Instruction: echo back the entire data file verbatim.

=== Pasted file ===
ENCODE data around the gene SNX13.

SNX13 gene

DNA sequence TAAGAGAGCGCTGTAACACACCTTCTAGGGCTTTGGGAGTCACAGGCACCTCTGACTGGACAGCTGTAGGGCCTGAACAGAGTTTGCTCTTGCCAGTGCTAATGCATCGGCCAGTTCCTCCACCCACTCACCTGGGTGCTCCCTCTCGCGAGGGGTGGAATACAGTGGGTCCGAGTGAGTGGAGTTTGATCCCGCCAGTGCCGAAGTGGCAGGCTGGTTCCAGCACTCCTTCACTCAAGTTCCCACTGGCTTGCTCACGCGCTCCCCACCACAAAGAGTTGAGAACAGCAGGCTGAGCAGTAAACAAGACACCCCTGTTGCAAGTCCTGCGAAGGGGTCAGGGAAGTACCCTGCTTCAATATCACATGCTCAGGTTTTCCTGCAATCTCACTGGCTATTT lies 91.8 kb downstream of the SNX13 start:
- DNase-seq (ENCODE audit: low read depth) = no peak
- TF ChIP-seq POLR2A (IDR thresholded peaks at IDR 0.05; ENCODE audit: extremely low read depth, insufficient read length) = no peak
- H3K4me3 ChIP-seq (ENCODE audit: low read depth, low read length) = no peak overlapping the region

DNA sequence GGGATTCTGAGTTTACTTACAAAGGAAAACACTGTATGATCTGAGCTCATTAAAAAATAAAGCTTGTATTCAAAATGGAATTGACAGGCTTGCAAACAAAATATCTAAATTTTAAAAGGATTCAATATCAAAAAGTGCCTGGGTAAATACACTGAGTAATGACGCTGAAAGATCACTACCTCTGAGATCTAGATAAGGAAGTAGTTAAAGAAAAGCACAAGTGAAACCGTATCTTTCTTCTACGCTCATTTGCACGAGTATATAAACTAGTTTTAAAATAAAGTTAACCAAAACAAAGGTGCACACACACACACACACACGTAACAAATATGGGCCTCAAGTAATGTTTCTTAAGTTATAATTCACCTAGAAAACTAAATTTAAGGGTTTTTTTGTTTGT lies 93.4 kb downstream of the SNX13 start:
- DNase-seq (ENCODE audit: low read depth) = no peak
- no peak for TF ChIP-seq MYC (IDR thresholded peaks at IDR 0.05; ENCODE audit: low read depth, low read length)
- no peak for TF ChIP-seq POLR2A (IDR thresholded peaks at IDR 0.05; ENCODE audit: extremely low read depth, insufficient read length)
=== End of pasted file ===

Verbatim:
ENCODE data around the gene SNX13.

SNX13 gene

DNA sequence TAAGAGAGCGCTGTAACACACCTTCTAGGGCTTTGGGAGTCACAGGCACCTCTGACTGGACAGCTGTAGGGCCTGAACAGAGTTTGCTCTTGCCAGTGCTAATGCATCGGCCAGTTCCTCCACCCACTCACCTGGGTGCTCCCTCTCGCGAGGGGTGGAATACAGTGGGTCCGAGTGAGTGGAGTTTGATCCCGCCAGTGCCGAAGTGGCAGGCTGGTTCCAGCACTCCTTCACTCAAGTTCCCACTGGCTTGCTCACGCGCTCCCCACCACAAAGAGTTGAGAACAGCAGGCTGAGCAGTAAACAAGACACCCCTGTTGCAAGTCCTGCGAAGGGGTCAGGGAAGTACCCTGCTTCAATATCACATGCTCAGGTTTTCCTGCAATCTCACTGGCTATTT lies 91.8 kb downstream of the SNX13 start:
- DNase-seq (ENCODE audit: low read depth) = no peak
- TF ChIP-seq POLR2A (IDR thresholded peaks at IDR 0.05; ENCODE audit: extremely low read depth, insufficient read length) = no peak
- H3K4me3 ChIP-seq (ENCODE audit: low read depth, low read length) = no peak overlapping the region

DNA sequence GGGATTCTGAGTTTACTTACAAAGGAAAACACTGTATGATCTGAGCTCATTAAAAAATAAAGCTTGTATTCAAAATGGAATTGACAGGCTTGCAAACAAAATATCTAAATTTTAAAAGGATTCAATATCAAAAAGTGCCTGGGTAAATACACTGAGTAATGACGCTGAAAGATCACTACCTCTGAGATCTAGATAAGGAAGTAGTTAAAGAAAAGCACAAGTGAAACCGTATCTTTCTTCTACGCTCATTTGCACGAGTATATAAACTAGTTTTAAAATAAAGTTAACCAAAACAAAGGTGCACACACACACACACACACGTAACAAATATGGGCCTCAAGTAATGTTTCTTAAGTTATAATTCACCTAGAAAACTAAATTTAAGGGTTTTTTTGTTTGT lies 93.4 kb downstream of the SNX13 start:
- DNase-seq (ENCODE audit: low read depth) = no peak
- no peak for TF ChIP-seq MYC (IDR thresholded peaks at IDR 0.05; ENCODE audit: low read depth, low read length)
- no peak for TF ChIP-seq POLR2A (IDR thresholded peaks at IDR 0.05; ENCODE audit: extremely low read depth, insufficient read length)